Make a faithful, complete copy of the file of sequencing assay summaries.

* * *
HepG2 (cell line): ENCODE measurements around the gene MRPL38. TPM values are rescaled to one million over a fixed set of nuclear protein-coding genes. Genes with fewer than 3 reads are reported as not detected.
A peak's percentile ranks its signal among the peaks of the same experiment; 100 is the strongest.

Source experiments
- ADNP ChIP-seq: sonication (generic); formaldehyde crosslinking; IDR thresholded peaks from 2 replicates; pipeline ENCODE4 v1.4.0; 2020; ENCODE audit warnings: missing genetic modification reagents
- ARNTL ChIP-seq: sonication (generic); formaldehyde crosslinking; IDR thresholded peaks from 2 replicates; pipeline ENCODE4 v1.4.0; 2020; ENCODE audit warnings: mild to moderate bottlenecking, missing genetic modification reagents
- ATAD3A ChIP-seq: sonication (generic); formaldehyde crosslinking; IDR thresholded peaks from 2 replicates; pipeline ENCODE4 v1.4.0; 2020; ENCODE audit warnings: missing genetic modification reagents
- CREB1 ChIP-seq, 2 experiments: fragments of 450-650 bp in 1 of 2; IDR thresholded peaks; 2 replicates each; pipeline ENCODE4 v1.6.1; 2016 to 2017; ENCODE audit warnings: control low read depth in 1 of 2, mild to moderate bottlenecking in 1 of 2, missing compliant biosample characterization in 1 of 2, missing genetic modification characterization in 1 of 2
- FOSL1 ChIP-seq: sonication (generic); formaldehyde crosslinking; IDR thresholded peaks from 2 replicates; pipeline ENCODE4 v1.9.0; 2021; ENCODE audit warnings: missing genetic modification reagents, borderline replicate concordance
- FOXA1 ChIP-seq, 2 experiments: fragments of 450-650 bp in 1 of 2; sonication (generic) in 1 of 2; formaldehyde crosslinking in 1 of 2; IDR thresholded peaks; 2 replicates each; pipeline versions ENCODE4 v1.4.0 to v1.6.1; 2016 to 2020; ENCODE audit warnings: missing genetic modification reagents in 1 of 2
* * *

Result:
HepG2 (cell line): ENCODE measurements around the gene MRPL38. TPM values are rescaled to one million over a fixed set of nuclear protein-coding genes. Genes with fewer than 3 reads are reported as not detected.
A peak's percentile ranks its signal among the peaks of the same experiment; 100 is the strongest.

Source experiments
- ADNP ChIP-seq: sonication (generic); formaldehyde crosslinking; IDR thresholded peaks from 2 replicates; pipeline ENCODE4 v1.4.0; 2020; ENCODE audit warnings: missing genetic modification reagents
- ARNTL ChIP-seq: sonication (generic); formaldehyde crosslinking; IDR thresholded peaks from 2 replicates; pipeline ENCODE4 v1.4.0; 2020; ENCODE audit warnings: mild to moderate bottlenecking, missing genetic modification reagents
- ATAD3A ChIP-seq: sonication (generic); formaldehyde crosslinking; IDR thresholded peaks from 2 replicates; pipeline ENCODE4 v1.4.0; 2020; ENCODE audit warnings: missing genetic modification reagents
- CREB1 ChIP-seq, 2 experiments: fragments of 450-650 bp in 1 of 2; IDR thresholded peaks; 2 replicates each; pipeline ENCODE4 v1.6.1; 2016 to 2017; ENCODE audit warnings: control low read depth in 1 of 2, mild to moderate bottlenecking in 1 of 2, missing compliant biosample characterization in 1 of 2, missing genetic modification characterization in 1 of 2
- FOSL1 ChIP-seq: sonication (generic); formaldehyde crosslinking; IDR thresholded peaks from 2 replicates; pipeline ENCODE4 v1.9.0; 2021; ENCODE audit warnings: missing genetic modification reagents, borderline replicate concordance
- FOXA1 ChIP-seq, 2 experiments: fragments of 450-650 bp in 1 of 2; sonication (generic) in 1 of 2; formaldehyde crosslinking in 1 of 2; IDR thresholded peaks; 2 replicates each; pipeline versions ENCODE4 v1.4.0 to v1.6.1; 2016 to 2020; ENCODE audit warnings: missing genetic modification reagents in 1 of 2